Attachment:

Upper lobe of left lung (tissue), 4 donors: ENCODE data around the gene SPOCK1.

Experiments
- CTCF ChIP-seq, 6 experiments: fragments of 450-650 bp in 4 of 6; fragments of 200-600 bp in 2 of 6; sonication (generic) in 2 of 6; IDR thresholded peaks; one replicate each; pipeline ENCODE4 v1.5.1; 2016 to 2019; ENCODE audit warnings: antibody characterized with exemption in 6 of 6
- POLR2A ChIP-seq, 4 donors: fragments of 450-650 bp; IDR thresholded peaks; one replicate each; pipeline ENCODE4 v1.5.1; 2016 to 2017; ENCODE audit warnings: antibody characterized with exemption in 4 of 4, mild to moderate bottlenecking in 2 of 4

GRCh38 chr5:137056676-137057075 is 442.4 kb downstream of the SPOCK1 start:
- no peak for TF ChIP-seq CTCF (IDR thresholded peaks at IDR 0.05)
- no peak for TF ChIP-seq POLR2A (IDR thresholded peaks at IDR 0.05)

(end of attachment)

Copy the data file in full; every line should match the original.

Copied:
Upper lobe of left lung (tissue), 4 donors: ENCODE data around the gene SPOCK1.

Experiments
- CTCF ChIP-seq, 6 experiments: fragments of 450-650 bp in 4 of 6; fragments of 200-600 bp in 2 of 6; sonication (generic) in 2 of 6; IDR thresholded peaks; one replicate each; pipeline ENCODE4 v1.5.1; 2016 to 2019; ENCODE audit warnings: antibody characterized with exemption in 6 of 6
- POLR2A ChIP-seq, 4 donors: fragments of 450-650 bp; IDR thresholded peaks; one replicate each; pipeline ENCODE4 v1.5.1; 2016 to 2017; ENCODE audit warnings: antibody characterized with exemption in 4 of 4, mild to moderate bottlenecking in 2 of 4

GRCh38 chr5:137056676-137057075 is 442.4 kb downstream of the SPOCK1 start:
- no peak for TF ChIP-seq CTCF (IDR thresholded peaks at IDR 0.05)
- no peak for TF ChIP-seq POLR2A (IDR thresholded peaks at IDR 0.05)